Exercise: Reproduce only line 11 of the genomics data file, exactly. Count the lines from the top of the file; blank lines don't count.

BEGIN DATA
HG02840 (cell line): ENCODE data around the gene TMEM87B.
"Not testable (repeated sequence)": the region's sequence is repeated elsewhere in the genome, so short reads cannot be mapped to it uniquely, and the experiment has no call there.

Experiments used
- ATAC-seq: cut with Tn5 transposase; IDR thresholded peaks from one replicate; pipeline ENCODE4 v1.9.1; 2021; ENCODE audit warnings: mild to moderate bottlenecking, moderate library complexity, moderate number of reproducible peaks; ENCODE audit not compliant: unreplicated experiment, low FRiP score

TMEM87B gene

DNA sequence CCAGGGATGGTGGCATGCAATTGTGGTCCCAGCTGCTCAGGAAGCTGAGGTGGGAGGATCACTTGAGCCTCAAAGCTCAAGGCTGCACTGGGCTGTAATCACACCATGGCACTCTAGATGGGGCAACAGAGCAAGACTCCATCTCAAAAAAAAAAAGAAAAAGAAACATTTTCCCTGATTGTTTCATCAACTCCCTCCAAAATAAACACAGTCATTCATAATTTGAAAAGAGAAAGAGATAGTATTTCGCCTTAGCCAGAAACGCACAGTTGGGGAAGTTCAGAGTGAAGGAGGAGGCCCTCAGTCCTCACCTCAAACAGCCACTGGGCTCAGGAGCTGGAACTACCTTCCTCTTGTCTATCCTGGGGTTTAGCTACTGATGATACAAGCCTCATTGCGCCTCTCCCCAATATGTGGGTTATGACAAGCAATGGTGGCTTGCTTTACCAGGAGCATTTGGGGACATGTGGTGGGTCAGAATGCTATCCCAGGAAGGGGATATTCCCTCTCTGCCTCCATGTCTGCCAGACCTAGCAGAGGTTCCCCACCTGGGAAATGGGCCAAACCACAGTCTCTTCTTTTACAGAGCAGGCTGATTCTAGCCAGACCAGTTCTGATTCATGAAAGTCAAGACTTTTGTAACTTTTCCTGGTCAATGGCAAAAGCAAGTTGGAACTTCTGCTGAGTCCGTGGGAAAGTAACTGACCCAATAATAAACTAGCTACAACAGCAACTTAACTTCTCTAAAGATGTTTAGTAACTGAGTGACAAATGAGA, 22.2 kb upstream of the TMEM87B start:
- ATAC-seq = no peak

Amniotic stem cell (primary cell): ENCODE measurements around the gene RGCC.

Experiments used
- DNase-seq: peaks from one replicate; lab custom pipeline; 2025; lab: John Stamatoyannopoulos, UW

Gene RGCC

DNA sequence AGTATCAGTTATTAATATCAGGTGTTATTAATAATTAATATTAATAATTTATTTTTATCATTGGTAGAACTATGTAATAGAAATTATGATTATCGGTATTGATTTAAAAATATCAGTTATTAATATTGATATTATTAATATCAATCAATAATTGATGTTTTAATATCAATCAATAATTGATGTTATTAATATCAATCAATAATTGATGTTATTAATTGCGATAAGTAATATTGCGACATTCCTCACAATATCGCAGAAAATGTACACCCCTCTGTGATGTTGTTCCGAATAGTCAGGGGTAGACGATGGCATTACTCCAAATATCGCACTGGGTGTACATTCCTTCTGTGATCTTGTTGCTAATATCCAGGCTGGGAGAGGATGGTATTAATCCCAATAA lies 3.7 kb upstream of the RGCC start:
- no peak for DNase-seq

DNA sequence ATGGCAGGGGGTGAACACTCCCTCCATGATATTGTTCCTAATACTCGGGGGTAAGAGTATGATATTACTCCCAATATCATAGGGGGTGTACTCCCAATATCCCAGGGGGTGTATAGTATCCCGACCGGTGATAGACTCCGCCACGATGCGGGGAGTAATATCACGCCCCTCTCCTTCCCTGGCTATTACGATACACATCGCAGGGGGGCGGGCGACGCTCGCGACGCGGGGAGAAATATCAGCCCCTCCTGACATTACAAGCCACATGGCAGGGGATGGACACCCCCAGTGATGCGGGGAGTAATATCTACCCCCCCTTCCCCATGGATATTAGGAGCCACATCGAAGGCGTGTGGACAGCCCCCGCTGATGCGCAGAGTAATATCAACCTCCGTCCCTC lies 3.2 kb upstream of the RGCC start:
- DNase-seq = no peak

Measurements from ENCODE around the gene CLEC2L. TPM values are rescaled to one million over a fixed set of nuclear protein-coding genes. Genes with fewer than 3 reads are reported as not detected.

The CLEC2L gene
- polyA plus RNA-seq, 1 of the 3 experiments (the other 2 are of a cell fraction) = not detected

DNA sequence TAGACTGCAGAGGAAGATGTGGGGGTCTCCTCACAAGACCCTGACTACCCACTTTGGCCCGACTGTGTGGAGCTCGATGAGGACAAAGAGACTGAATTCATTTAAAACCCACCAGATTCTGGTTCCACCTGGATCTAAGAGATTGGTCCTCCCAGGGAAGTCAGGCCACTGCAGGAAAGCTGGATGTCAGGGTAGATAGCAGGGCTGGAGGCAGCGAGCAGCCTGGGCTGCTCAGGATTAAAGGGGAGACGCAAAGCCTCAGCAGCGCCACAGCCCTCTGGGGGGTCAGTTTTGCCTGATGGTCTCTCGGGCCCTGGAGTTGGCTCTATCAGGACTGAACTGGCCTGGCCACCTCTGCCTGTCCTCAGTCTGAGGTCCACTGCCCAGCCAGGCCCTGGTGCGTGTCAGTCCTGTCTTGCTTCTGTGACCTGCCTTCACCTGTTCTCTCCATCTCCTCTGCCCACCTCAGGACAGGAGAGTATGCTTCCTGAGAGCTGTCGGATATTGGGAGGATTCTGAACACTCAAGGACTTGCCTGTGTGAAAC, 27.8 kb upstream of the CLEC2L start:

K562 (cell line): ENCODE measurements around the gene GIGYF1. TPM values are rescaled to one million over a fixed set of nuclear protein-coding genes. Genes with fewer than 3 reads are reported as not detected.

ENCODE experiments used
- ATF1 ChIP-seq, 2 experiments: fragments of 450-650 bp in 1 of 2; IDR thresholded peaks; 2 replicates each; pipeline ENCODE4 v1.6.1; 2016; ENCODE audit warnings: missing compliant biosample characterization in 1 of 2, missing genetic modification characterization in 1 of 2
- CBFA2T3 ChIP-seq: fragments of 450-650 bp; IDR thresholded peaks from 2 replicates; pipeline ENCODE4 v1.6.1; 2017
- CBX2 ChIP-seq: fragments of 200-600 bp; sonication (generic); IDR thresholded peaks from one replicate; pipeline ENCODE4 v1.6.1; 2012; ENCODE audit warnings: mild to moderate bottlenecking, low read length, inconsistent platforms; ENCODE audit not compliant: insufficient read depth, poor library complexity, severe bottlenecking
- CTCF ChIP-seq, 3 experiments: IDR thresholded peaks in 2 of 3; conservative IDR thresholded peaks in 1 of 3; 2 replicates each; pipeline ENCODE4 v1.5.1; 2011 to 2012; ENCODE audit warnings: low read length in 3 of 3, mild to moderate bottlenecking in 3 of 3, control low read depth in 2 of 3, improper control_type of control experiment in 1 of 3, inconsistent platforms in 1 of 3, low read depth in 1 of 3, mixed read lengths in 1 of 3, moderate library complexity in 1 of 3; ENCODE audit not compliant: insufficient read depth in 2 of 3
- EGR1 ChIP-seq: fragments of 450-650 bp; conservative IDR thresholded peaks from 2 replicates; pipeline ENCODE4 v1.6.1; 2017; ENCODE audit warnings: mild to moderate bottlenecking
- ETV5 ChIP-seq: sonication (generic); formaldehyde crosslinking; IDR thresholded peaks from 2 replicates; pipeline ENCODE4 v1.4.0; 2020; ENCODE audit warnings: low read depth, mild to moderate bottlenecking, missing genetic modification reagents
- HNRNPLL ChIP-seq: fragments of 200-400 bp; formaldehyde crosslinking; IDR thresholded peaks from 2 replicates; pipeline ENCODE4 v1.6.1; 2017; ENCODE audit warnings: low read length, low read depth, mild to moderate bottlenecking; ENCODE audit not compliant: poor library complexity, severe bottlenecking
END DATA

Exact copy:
Gene RGCC